A similar study compared caudal ropivacaine to the addition of three different dexmedetomidine dosages (0.5, 1, and 1.5 μg/kg) in caudal ropivacaine on postoperative analgesia in pediatric patients.60 The postoperative analgesia was significantly prolonged in all dexmedetomidine groups compared with the plain ropivacaine group. All children receiving plain ropivacaine required opioid analgesia in the first 6 hours following surgery compared with no opioid requests in all three dexmedetomidine groups. The plain ropivacaine group experienced higher pain scores (FLACC) between 3 and 5 hours following surgery compared with the dexmedetomidine groups. Patients who received 1.5 μg/kg dexmedetomidine experienced higher postoperative sedation scores and significantly prolonged sedation compared with the other groups.

Microtia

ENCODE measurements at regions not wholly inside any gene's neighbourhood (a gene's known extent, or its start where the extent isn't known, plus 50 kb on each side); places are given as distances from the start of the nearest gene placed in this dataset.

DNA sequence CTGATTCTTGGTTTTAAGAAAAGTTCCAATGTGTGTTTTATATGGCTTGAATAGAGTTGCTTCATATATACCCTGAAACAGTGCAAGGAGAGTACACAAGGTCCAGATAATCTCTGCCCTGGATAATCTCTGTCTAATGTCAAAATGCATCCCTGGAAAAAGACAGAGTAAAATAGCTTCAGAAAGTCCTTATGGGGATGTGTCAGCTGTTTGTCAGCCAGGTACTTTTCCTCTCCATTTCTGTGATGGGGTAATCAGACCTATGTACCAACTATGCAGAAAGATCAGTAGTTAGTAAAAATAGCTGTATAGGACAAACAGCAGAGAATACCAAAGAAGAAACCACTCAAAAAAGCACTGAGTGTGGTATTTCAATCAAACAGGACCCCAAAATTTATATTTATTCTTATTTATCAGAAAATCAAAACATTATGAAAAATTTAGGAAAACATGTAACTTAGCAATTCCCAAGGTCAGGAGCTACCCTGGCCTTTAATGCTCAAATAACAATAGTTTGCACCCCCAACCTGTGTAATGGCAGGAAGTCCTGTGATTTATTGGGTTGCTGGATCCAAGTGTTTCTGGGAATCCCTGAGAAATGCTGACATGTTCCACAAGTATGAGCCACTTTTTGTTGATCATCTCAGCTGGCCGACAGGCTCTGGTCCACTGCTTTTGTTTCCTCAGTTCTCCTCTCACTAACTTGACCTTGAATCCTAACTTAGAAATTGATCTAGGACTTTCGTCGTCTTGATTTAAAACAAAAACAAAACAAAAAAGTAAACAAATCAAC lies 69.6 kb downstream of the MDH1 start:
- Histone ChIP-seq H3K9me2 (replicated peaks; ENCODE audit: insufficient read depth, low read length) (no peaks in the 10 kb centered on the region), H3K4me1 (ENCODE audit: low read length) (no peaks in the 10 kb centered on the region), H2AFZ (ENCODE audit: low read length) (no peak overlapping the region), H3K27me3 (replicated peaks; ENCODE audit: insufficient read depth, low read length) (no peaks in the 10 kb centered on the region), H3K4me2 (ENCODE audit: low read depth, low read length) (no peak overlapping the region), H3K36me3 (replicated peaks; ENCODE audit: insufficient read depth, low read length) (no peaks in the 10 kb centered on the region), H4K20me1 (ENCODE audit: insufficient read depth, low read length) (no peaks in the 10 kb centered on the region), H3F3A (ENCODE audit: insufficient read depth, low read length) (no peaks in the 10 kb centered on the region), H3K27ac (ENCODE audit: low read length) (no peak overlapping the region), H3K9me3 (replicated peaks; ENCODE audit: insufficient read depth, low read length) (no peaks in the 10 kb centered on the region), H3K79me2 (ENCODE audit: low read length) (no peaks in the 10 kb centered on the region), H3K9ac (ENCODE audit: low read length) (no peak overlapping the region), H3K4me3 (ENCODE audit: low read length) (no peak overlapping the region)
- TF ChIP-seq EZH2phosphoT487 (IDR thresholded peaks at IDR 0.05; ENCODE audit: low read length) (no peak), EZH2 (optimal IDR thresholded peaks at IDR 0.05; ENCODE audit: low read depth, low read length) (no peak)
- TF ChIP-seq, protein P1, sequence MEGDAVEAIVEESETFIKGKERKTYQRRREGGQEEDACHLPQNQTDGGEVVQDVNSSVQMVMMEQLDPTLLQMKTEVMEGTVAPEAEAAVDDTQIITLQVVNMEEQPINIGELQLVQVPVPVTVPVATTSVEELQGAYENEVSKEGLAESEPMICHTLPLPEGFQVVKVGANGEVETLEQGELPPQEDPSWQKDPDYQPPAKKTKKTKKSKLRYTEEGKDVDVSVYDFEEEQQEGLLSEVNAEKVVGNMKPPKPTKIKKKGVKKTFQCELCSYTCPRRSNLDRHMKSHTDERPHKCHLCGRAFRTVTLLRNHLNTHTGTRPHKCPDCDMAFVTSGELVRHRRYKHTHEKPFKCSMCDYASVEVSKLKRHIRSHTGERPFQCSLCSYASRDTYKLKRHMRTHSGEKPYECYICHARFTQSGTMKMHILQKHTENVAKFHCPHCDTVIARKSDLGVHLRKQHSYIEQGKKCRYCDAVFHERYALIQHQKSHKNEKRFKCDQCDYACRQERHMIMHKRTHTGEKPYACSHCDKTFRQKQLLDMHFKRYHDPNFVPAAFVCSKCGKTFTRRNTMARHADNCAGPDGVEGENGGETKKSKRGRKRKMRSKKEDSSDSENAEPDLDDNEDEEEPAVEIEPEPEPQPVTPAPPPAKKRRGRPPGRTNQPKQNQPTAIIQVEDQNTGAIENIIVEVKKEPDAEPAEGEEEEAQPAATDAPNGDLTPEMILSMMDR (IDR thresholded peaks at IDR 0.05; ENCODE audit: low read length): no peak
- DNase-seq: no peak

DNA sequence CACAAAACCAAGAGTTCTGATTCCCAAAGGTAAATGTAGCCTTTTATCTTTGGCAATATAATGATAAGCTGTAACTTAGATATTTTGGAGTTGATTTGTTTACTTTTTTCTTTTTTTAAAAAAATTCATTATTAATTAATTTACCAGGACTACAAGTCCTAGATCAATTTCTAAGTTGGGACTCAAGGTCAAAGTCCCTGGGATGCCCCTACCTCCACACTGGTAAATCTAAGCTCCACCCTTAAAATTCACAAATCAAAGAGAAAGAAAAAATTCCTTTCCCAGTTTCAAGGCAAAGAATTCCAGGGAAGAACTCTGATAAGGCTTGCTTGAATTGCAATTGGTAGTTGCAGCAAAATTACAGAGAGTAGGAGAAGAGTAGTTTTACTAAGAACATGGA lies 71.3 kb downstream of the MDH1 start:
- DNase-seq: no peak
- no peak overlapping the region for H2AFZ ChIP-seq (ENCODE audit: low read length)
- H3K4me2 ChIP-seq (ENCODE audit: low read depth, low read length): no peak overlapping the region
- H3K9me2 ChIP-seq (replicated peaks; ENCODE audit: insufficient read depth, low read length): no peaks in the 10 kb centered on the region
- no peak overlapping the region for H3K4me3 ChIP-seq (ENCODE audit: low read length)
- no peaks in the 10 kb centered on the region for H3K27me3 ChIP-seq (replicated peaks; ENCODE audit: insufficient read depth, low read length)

Microtia is a congenital deformity of the external ear that requires reconstructive surgery and rib cartilage harvesting. Children often complain of severe postoperative pain during the immediate postoperative period. Two studies examined regional anesthesia in children undergoing auricular reconstruction for postoperative pain relief.44,49 One study compared a single-shot intercostal nerve block containing ropivacaine to a 48 hours infusion of ropivacaine into the surgical site on postoperative analgesia outcomes. The supplemental analgesic use was significantly higher in the intercostal nerve block group compared with the surgical site infiltration group. The postoperative pain score (Face Scale; 0=none, 5=severe) was significantly lower in the surgical site infiltration group compared with the intercostal nerve block at 12 to 72 hours after surgery. No patients experienced symptoms of central nervous system or cardiovascular toxicity. The number of patients who experienced postoperative nausea and vomiting (PONV) was not different between groups.